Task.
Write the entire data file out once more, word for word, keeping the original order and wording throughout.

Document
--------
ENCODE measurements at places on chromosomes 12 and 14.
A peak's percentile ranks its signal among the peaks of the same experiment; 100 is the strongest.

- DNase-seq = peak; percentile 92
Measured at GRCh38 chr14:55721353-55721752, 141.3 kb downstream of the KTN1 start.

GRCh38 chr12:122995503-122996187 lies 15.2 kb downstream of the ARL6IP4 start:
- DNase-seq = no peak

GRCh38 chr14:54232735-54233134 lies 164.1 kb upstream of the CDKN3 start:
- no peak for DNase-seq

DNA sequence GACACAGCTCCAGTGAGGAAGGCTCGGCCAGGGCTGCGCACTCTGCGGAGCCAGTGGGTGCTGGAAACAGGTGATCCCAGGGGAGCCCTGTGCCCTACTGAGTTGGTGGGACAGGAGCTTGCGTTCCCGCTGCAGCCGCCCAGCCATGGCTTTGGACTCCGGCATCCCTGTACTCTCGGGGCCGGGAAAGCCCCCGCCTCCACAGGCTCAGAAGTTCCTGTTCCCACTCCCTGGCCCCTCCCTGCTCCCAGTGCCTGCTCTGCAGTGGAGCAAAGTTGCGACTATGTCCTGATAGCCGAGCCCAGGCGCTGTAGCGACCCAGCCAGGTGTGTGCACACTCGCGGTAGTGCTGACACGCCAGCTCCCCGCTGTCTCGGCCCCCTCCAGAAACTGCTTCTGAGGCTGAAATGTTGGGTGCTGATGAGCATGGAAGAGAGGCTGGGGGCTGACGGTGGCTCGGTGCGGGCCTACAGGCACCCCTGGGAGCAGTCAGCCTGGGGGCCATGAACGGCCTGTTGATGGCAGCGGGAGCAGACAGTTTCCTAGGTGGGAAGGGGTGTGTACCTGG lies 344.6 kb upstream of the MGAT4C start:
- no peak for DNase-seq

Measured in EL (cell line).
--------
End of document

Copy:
ENCODE measurements at places on chromosomes 12 and 14.
A peak's percentile ranks its signal among the peaks of the same experiment; 100 is the strongest.

- DNase-seq = peak; percentile 92
Measured at GRCh38 chr14:55721353-55721752, 141.3 kb downstream of the KTN1 start.

GRCh38 chr12:122995503-122996187 lies 15.2 kb downstream of the ARL6IP4 start:
- DNase-seq = no peak

GRCh38 chr14:54232735-54233134 lies 164.1 kb upstream of the CDKN3 start:
- no peak for DNase-seq

DNA sequence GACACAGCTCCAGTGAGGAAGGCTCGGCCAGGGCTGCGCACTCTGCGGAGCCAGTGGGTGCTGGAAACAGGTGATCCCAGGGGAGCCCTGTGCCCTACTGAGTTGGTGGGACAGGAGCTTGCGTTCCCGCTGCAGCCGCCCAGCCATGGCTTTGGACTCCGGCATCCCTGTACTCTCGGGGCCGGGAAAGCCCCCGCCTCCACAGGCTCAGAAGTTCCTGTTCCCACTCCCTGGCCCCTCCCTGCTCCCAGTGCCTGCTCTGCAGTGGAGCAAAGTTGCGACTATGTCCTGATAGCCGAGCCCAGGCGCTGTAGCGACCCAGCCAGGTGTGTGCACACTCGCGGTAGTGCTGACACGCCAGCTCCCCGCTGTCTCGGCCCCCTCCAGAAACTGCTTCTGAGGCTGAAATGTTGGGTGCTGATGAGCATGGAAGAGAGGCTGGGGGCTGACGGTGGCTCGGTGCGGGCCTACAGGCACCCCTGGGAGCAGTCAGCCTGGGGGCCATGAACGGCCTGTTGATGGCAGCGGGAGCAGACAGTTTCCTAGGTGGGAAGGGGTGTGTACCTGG lies 344.6 kb upstream of the MGAT4C start:
- no peak for DNase-seq

Measured in EL (cell line).